The mandate includes non-employees who provide services to the university community and whose primary work location is on university properties located in Maryland or Washington, D.C., regardless of employer, with the exception of contractors or vendors whose presence at any JHU property is solely limited to the delivery of goods.

Last updated: June 9, 2021 12:53pm

Can I ask my colleagues/can they ask me about my vaccination status?

Managers and business partners have a business need-to-know in many situations, and are allowed to ask about vaccine status. However, it is not the same for colleagues/peers. Asking why an individual did not receive a vaccination may elicit private information about a disability and forcing a co-worker to disclose a disability could be noncompliant with the Americans with Disabilities Act (ADA). In other words, asking about status is only allowed if it is “job-related and consistent with business necessity,” which means that JHU and managers can ask their direct reports, as can HR business partners. However, peers/colleagues do not have a business necessity to know this. Therefore, while you may be allowed to ask your coworker, they have the right to refuse to tell you (and vice versa).

Last updated: Aug 4, 2022 10:57am

Who will know my status if I upload my vaccine information to the Vaccine Management System?

Your manager and divisional HR business partner will have access to see your status but will not know why you were granted an exception, if you have one. Managers and HR have permission to access this information for business-related reasons (such as when it is a requirement for working in person), to ensure that everyone is being compliant with the vaccination mandate or the masking and COVID testing requirements associated with an approved exception to the mandate.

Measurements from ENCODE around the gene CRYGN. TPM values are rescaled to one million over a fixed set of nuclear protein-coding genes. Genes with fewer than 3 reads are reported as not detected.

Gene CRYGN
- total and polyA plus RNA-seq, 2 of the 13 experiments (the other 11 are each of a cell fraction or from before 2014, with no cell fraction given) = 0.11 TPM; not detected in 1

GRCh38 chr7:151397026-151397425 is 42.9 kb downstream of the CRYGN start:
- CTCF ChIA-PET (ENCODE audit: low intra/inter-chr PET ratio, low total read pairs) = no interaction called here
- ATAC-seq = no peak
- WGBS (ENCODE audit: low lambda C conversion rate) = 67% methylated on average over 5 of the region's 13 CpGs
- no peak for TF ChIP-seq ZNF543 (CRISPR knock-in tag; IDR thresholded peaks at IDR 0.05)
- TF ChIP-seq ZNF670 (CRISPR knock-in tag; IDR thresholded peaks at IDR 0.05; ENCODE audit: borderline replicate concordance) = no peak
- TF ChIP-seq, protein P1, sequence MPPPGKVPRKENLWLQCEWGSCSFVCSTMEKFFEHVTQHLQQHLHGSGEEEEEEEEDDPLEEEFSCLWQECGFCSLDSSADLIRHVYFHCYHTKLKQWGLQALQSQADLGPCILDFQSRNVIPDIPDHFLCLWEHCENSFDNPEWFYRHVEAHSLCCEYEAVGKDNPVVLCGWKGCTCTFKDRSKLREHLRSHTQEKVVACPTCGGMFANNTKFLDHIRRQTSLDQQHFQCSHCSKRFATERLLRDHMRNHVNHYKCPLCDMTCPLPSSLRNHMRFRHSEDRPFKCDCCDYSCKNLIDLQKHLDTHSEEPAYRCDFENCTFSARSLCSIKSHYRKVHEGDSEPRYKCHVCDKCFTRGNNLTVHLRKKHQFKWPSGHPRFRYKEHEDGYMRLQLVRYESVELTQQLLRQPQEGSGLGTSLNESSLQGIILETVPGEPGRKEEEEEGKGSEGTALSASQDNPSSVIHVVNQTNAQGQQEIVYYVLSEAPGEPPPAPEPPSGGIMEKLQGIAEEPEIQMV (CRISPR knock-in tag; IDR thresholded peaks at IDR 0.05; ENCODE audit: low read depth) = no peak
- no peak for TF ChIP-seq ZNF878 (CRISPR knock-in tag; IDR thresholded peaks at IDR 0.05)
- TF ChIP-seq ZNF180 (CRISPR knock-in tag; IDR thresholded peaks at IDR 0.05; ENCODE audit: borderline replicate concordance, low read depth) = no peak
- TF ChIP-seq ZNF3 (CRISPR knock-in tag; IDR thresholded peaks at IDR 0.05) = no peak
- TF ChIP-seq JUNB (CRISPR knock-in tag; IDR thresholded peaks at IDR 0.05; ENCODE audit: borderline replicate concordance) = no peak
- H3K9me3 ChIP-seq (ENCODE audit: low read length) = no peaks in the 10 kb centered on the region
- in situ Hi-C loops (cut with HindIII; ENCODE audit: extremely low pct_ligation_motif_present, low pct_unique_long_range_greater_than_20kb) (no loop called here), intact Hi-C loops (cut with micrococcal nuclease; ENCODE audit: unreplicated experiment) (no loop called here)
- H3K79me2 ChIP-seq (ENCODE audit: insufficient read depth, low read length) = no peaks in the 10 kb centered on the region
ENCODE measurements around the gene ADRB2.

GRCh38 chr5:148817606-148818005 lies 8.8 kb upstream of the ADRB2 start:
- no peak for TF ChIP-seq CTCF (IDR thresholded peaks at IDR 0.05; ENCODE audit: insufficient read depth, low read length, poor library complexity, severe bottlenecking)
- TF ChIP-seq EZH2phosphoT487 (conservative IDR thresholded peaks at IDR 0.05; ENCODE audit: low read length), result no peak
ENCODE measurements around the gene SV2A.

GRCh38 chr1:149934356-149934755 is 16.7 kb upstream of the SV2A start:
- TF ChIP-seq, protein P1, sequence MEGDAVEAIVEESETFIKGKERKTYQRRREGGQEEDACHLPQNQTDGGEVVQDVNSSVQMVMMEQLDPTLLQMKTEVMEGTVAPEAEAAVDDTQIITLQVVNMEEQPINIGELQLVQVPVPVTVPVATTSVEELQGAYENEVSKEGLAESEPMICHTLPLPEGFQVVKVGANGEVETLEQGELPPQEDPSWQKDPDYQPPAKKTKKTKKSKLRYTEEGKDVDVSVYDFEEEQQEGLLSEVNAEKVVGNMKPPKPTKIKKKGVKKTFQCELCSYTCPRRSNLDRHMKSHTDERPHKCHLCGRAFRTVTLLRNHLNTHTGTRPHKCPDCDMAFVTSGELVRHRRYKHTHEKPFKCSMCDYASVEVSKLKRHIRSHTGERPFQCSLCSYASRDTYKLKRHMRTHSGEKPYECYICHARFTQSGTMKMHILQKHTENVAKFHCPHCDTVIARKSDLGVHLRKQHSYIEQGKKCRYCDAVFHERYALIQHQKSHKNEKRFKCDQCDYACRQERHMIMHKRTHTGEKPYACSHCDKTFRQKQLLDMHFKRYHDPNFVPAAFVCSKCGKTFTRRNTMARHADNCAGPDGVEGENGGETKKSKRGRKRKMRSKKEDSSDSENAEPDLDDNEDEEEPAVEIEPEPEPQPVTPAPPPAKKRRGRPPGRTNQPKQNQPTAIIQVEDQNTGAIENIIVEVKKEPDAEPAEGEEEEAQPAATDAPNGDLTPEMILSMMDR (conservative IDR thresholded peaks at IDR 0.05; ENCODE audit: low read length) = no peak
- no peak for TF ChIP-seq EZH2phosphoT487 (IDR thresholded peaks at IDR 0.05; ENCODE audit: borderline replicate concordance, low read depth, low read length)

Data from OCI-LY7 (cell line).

Last updated: July 1, 2021 3:32pm

What are the COVID vaccination requirements for new JHU employees?

All JHU employees (faculty, staff, bargaining unit members, contractors, and postdoctoral fellows), including School of Medicine employees, are required to be vaccinated unless they have obtained an approved exception. JHU accepts both FDA-approved vaccines (Pfizer-BioNTech, Moderna, J&J/Janssen) and vaccines administered outside the U.S.; Johns Hopkins Medicine (including the JHU School of Medicine) only accepts FDA-authorized COVID vaccines. In addition, all JHU employees must receive an mRNA COVID booster (either Pfizer-BioNTech or Moderna) as soon as they are eligible. All vaccination documentation must be uploaded to the Vaccine Management System (VMS).

New employees may submit a request for a religious or medical exception to the vaccine requirement through the Vaccine Management System (VMS). The request must be submitted and approved within two weeks of the first day of employment.

If the new employee does not show progress toward compliance with the vaccination requirement, they will be out of compliance and should not be on-campus until they complete the required steps.

Last updated: March 9, 2022 5:02pm

Vaccination mandate – international students

What should I do if I only need a second dose, because I received a first dose of an FDA-authorized vaccine while living abroad?

For those who may have received a first dose of an FDA-authorized vaccine abroad and only need to receive a second dose of an FDA-authorized vaccine, please be sure to bring any paperwork you have that shows the vaccination information and date of vaccination. After you are vaccinated, you must upload proof of both vaccines in one submission. (The Vaccine Management System allows submission of multiple documents, so please submit any proof of vaccine and English translations for documents in languages other than English.)